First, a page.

Making Chatbot Start Conversation with Specific Question

    Suppose we want to start conversation with specific sentence that chatbot needs to show. For example, when the user open website, the chatbot can start with the specific question: “Did you find what you were looking for?”
    Or, if you are building chatbot for conversation about previous day/week work, you probably want to start with “How was you previous day/week in terms of progress to goal?” How can we do this with ChatterBot framework?

    Conversation diagram

    It turns out, that ChatterBot has several logic adapters that allow to build conversation per different requirements.

    Here is how I used logic adapter SpecificResponseAdapter for chatbot to start with initial predefined question:

     chatbot = ChatBot("mybot",
           logic_adapters=[
           {
                'import_path': 'chatterbot.logic.SpecificResponseAdapter',
                'input_text': 'prev_day_disk',
                'output_text': 'How much did you do toward your goal on previous day?'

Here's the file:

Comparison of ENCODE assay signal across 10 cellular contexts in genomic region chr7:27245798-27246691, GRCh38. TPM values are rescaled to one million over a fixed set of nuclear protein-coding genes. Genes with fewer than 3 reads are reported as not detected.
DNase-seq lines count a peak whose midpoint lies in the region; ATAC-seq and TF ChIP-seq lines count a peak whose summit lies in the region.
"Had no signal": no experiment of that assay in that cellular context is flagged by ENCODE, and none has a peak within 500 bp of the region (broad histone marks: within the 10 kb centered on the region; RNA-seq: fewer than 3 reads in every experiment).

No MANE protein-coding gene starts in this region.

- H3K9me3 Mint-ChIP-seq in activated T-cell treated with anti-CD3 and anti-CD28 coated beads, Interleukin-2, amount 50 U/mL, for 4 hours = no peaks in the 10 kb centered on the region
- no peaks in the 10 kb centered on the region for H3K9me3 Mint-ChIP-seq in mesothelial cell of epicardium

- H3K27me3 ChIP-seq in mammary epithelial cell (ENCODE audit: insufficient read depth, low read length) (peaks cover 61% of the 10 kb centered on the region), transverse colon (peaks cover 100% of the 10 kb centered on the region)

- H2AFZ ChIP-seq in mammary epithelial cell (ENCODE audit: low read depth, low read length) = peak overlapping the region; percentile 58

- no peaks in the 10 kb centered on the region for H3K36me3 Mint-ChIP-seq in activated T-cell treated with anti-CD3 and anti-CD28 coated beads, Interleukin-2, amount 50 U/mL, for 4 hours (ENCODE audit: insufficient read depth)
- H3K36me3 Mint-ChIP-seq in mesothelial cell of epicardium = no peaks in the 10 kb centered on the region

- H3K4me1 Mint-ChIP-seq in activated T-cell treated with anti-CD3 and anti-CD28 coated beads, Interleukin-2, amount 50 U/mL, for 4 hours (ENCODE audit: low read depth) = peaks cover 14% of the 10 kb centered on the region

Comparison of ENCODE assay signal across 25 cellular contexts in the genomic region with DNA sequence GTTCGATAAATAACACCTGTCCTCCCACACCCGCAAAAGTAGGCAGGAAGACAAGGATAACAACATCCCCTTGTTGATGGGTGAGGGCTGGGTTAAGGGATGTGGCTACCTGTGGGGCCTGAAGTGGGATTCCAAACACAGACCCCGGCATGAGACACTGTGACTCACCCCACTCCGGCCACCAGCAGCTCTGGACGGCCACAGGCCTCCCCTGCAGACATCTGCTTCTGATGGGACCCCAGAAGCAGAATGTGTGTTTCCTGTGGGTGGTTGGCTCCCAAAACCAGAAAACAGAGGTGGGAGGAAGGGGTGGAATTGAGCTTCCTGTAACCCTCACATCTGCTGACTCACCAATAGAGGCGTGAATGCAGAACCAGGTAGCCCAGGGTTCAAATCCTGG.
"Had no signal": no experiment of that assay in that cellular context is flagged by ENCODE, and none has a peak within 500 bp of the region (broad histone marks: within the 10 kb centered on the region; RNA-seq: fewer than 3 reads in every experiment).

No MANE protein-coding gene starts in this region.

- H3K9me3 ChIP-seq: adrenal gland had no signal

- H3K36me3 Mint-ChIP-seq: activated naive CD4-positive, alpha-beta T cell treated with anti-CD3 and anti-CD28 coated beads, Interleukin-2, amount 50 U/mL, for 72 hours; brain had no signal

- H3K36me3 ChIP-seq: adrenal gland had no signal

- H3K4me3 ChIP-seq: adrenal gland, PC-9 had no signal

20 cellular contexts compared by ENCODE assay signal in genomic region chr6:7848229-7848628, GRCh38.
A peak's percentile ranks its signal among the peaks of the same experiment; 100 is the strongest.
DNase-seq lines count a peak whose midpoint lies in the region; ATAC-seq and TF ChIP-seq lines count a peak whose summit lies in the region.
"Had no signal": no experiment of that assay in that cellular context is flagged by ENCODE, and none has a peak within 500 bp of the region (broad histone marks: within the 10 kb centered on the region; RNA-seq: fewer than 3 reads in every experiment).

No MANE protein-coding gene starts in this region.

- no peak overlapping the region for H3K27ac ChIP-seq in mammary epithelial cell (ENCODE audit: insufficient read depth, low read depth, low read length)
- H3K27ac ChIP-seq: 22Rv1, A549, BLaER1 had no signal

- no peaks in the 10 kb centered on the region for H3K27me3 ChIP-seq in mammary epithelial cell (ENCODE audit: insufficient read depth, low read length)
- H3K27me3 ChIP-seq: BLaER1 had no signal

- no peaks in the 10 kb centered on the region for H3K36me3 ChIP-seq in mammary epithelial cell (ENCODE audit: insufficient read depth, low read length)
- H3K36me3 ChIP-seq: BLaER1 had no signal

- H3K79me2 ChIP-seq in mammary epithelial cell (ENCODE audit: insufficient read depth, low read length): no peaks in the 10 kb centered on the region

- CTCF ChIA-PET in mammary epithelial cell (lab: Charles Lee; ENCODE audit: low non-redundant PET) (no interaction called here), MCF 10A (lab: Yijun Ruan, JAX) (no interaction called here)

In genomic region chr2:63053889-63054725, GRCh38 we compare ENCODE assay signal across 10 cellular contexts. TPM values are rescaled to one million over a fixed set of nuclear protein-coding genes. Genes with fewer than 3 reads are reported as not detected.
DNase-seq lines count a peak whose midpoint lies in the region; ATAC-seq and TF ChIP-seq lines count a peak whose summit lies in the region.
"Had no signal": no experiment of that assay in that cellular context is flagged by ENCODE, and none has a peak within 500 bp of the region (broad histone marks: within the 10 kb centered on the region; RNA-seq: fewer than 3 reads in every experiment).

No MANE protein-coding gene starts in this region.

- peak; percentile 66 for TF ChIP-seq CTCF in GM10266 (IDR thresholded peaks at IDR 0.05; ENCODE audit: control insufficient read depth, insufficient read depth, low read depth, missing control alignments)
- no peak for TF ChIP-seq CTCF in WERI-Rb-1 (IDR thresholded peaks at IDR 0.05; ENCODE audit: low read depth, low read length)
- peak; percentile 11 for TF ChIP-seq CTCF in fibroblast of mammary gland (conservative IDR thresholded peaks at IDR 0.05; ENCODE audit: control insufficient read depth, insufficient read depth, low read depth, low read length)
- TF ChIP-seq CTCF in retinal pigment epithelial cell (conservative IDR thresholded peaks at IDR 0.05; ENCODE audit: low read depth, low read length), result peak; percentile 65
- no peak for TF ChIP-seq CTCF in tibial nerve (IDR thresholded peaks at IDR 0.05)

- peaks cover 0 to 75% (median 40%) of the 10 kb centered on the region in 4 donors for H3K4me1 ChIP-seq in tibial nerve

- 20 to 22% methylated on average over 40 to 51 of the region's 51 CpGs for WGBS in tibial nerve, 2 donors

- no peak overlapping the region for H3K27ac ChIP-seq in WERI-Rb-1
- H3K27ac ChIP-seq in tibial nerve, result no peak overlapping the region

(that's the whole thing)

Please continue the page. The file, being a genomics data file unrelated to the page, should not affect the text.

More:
}
            .....
    

    In views.py that was created in prev. post[1], I put input “prev_day_disk” to runbot instead of blank string. Because in the beginning of chat there is no user input and I used this to enter input_text and get desired output as specified in output_text.

    def press_my_buttons(request):
        resp=""
        conv=""
        if request.POST:
            conv=request.POST.get('conv', '')
            user_input=request.POST.get('user_input', '')
    
            userid=request.POST.get('userid', '')
            if (userid == ""):
                userid=uuid.uuid4()
    
            resp=runbot(user_input, request, userid)
    
         
            conv=conv + "" + str(user_input) + "\n" + "BOT:"+ str(resp) + "\n"
        else:
            resp=runbot("prev_day_disk", request, "")
            conv =  "BOT:"+ str(resp) + "\n";
       
        return render(request, 'my_template.html', {'conv': conv })